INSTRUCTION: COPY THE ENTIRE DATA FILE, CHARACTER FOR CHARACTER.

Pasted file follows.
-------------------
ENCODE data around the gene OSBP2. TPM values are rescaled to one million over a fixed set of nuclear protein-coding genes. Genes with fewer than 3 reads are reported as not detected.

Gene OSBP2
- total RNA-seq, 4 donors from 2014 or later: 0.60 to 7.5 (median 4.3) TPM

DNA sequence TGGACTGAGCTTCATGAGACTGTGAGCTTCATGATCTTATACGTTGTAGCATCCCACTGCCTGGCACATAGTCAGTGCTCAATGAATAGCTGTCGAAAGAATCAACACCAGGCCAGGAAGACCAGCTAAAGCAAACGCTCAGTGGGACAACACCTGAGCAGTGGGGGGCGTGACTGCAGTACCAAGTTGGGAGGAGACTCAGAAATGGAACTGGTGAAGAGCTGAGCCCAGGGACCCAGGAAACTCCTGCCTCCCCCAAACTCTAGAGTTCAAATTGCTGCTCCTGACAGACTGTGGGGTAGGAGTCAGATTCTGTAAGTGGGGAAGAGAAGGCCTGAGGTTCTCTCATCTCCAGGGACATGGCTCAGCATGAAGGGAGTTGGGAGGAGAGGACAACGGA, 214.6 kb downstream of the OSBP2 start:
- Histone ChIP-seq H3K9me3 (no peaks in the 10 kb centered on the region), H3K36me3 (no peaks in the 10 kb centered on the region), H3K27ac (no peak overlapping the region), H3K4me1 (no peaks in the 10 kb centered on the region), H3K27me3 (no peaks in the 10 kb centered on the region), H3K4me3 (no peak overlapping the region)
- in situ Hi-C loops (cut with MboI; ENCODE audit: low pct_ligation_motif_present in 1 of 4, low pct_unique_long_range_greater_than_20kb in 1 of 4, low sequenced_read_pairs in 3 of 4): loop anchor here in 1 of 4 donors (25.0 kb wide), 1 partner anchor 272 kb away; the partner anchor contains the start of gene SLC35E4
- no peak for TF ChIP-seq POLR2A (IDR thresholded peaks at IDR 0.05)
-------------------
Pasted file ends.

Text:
ENCODE data around the gene OSBP2. TPM values are rescaled to one million over a fixed set of nuclear protein-coding genes. Genes with fewer than 3 reads are reported as not detected.

Gene OSBP2
- total RNA-seq, 4 donors from 2014 or later: 0.60 to 7.5 (median 4.3) TPM

DNA sequence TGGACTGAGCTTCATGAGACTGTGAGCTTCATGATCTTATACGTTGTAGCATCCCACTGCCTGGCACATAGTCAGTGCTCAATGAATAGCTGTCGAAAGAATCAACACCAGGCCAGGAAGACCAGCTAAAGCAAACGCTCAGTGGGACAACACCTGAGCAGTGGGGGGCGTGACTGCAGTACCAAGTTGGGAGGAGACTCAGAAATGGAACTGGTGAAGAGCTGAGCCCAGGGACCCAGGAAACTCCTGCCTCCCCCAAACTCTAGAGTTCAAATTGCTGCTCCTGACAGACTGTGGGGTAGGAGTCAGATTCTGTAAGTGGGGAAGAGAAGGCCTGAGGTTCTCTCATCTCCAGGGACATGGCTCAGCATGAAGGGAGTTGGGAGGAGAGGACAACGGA, 214.6 kb downstream of the OSBP2 start:
- Histone ChIP-seq H3K9me3 (no peaks in the 10 kb centered on the region), H3K36me3 (no peaks in the 10 kb centered on the region), H3K27ac (no peak overlapping the region), H3K4me1 (no peaks in the 10 kb centered on the region), H3K27me3 (no peaks in the 10 kb centered on the region), H3K4me3 (no peak overlapping the region)
- in situ Hi-C loops (cut with MboI; ENCODE audit: low pct_ligation_motif_present in 1 of 4, low pct_unique_long_range_greater_than_20kb in 1 of 4, low sequenced_read_pairs in 3 of 4): loop anchor here in 1 of 4 donors (25.0 kb wide), 1 partner anchor 272 kb away; the partner anchor contains the start of gene SLC35E4
- no peak for TF ChIP-seq POLR2A (IDR thresholded peaks at IDR 0.05)